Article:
The role of the authentic leader in the changing face of crisis communications
6 August 2019
A crisis can take many forms. We often think of a product safety recall or workplace accident as being an example of when organisations will need to put into play its crisis communications plan. However, Sauce Account Director Dee Wilkes-Bowes says with the changing nature of the business landscape and community expectations, there are many other issues that can attract the glare of public attention. Common to them all is the need for authentic leadership in managing communications process in the wake of any crisis.
There is a fundamental cycle associated with most crisis – usually starting with people wanting to understand who is responsible. According to Timothy Coombs, ‘crises are negative events that cause stakeholders to make ‘attributions’ (interpretations) about crisis responsibility, affecting how stakeholders interact with the organisation.’ (Coombs, 2006). Response to any crisis generally needs to work through three key phases of information that stakeholders and media expect, that is:
1. Response (acknowledging the issue)
Getting the early messaging and tone right will set the tone for the way any crisis unfolds. By the organisation’s leadership coming forward quickly to acknowledge the impact of the crisis on their stakeholders and showing that they are genuinely responding to address it as quickly as possible, will engender a sense of trust. The impact of social media in speeding up the news cycle and the word of mouth grapevine is well known and means that it is even more important than ever to address a crisis situation quickly and accurately.
Whilst the leadership team must consider the crisis from a range of perspectives, their public response should always consider it primarily from the point of view of key stakeholders. For example, in a data breach incident, the people most impacted are the individuals whose information has been compromised and the organisation needs to consider its responsibilities toward them first and foremost, including adhering to mandatory reporting regulations.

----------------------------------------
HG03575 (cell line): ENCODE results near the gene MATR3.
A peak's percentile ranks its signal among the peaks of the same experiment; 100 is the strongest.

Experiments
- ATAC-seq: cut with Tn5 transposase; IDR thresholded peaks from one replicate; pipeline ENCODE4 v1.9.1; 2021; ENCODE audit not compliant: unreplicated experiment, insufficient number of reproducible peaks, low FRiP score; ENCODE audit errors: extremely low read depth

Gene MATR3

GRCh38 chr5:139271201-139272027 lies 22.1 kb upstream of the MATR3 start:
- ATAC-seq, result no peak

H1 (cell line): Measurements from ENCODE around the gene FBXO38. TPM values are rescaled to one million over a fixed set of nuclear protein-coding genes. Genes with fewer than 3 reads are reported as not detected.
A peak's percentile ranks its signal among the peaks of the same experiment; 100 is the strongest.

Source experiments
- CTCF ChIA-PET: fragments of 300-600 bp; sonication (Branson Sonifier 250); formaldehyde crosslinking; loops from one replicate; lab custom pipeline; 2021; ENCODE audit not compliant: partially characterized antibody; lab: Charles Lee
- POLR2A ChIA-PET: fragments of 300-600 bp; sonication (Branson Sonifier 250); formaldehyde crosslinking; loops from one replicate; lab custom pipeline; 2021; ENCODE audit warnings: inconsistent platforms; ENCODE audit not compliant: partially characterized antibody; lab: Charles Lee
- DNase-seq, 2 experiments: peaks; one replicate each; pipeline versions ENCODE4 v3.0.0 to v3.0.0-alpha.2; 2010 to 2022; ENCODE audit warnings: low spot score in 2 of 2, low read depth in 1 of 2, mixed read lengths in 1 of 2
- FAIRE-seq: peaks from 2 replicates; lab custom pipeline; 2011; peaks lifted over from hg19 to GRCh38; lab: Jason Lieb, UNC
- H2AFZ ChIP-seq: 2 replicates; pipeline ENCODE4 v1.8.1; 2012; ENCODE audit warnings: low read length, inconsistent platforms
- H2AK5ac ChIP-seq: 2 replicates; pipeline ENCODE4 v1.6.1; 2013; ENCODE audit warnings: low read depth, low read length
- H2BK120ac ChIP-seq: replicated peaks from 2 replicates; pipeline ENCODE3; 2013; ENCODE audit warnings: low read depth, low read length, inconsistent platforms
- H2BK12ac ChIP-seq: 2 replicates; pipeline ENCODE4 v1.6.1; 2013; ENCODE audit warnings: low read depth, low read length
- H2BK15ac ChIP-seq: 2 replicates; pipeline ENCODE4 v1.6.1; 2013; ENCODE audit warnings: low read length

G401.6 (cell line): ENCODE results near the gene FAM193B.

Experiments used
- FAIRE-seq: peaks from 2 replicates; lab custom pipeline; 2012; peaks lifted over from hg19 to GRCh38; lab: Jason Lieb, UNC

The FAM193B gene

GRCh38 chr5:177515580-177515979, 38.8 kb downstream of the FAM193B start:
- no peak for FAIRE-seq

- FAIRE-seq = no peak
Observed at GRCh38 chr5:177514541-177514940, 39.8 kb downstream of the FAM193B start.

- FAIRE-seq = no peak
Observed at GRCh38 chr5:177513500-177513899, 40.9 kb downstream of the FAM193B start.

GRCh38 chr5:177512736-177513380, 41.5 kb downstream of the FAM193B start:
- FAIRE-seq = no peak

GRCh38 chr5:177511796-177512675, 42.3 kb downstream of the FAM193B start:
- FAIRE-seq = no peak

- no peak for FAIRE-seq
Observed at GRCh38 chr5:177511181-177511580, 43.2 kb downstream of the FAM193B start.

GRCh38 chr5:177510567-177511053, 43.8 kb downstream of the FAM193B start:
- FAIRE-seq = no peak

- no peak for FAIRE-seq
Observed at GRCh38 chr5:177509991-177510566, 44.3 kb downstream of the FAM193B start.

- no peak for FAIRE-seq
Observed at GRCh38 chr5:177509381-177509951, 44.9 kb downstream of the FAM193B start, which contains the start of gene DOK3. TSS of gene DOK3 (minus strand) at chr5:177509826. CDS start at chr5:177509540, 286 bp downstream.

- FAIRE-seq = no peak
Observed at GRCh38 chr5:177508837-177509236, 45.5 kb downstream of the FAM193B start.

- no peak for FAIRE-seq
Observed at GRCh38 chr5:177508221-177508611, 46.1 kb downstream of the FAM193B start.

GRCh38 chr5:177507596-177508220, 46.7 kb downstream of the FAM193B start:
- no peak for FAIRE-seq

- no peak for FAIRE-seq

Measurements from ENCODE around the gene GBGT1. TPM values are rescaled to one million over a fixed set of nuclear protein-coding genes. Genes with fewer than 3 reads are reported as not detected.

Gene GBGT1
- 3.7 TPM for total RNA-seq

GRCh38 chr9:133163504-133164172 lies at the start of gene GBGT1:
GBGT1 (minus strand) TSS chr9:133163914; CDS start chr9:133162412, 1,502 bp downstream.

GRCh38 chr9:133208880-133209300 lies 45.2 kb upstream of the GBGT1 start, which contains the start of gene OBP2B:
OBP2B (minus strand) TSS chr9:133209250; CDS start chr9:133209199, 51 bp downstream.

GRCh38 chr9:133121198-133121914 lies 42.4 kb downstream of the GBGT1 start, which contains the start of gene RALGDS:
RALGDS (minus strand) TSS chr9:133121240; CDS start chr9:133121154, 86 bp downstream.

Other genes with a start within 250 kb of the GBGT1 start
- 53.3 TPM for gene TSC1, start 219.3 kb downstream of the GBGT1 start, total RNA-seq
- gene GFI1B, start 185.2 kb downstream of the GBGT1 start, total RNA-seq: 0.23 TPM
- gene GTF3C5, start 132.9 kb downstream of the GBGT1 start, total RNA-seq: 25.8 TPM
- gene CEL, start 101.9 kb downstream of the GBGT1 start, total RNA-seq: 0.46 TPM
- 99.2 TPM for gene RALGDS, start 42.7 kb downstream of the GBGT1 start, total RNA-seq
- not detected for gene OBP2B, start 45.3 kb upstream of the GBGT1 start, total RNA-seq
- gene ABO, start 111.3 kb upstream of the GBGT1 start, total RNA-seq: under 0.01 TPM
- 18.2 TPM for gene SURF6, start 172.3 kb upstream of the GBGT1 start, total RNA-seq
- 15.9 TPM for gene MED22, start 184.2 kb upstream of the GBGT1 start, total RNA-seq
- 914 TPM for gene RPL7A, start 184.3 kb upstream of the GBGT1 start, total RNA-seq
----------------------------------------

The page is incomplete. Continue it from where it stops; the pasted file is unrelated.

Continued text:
The tone of the response needs to be open and on no account defensive. The organisation may be limited by the information available but explaining this, and noting what is being done to investigate, is far preferable to saying ‘no comment’, which can be perceived as stonewalling.
The selected spokesperson must have the level of authority that meets the expectation of its audience (i.e. customers/clients, stakeholders) as well as being very capable of delivering messages via a range of channels, especially the media. It is important that the organisation is not seen to be ‘hiding’ by putting forward a spokesperson not equipped with the information or authority to really address the issue. This is a place for leadership and a genuine tone of voice that reflects the fact that the leader truly ‘gets’ the issue and its gravity. Whilst the messages need to be considered from a legal perspective, this does not mean that they can’t be human and reflect the fact that the organisation cares about its stakeholders.
2. Reassurance (what the organisation is doing to address the issue)
Moving from the initial response to reassurance requires organisations to provide ongoing and timely communications to provide fuller information and outline, in as much detail as possible, the steps being taken to remedy the situation. Whilst there may be a temptation to hope that the crisis will blow over, it is important to follow through on the commitments made in the initial phase. Communicating what is being done will build public trust and reduce the risk of an information vacuum occurring in which inaccurate information can circulate.
An organisation responding early and taking responsibility (and being truly genuine in their approach) can have long term benefits, sometimes even creating a silver lining of an enhanced reputation. However, the opposite is also true. Facebook has often been cited as an organisation that turned what could have been a case of proactive issue management in 2015, when it learned of alleged data misuse by Cambridge Analytica, into a full-blown, reactive crisis several years later.
Whilst its leader Mark Zuckerberg eventually took a leadership role, he did not do so initially and then was perceived as being a little contrived in his approach. The company also did not follow through on promised changes to the Facebook operating system until another ‘scandal’ emerged. As a result, many people have been left sceptical of the safety of the information held by Facebook and this perception has been raised by commentators as an issue in relation to the company’s recent move to establish a cryptocurrency.
3. Recovery (regaining the trust of stakeholders)
Negative impressions left by a poorly handled crisis can be very long lasting so it is worthwhile taking what can feel like the harder path initially and being completely authentic and stakeholder focussed when a crisis hits.